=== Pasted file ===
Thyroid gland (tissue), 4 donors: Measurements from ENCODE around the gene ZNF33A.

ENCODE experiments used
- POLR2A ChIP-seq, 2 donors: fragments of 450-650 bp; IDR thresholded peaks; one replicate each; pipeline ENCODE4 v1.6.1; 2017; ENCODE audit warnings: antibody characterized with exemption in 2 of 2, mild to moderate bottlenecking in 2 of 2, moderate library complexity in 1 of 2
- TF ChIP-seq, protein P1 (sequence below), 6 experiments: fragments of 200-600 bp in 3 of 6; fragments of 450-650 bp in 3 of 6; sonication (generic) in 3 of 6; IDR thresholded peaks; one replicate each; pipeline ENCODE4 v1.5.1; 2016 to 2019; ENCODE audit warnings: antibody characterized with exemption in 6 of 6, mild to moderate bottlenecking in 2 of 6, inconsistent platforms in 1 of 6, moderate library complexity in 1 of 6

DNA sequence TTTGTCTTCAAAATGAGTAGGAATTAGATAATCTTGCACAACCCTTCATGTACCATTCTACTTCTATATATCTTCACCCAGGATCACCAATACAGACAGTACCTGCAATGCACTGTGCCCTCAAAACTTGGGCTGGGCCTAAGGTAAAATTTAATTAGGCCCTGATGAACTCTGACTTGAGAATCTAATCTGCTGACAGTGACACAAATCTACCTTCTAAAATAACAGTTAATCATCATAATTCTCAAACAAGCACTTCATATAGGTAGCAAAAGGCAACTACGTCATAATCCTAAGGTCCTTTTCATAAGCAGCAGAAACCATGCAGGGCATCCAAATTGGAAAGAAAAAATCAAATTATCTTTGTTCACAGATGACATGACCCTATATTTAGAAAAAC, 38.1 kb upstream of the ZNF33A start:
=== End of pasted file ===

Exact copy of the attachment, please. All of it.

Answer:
Thyroid gland (tissue), 4 donors: Measurements from ENCODE around the gene ZNF33A.

ENCODE experiments used
- POLR2A ChIP-seq, 2 donors: fragments of 450-650 bp; IDR thresholded peaks; one replicate each; pipeline ENCODE4 v1.6.1; 2017; ENCODE audit warnings: antibody characterized with exemption in 2 of 2, mild to moderate bottlenecking in 2 of 2, moderate library complexity in 1 of 2
- TF ChIP-seq, protein P1 (sequence below), 6 experiments: fragments of 200-600 bp in 3 of 6; fragments of 450-650 bp in 3 of 6; sonication (generic) in 3 of 6; IDR thresholded peaks; one replicate each; pipeline ENCODE4 v1.5.1; 2016 to 2019; ENCODE audit warnings: antibody characterized with exemption in 6 of 6, mild to moderate bottlenecking in 2 of 6, inconsistent platforms in 1 of 6, moderate library complexity in 1 of 6

DNA sequence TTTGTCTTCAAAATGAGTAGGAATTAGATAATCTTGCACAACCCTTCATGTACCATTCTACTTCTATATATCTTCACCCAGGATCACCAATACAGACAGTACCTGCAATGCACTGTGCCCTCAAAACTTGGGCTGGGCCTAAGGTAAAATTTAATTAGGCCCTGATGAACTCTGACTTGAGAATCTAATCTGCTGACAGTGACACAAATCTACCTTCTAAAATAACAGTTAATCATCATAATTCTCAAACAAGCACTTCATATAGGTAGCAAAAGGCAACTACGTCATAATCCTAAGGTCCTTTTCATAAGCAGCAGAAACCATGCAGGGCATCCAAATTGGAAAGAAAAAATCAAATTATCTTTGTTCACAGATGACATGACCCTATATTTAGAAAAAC, 38.1 kb upstream of the ZNF33A start: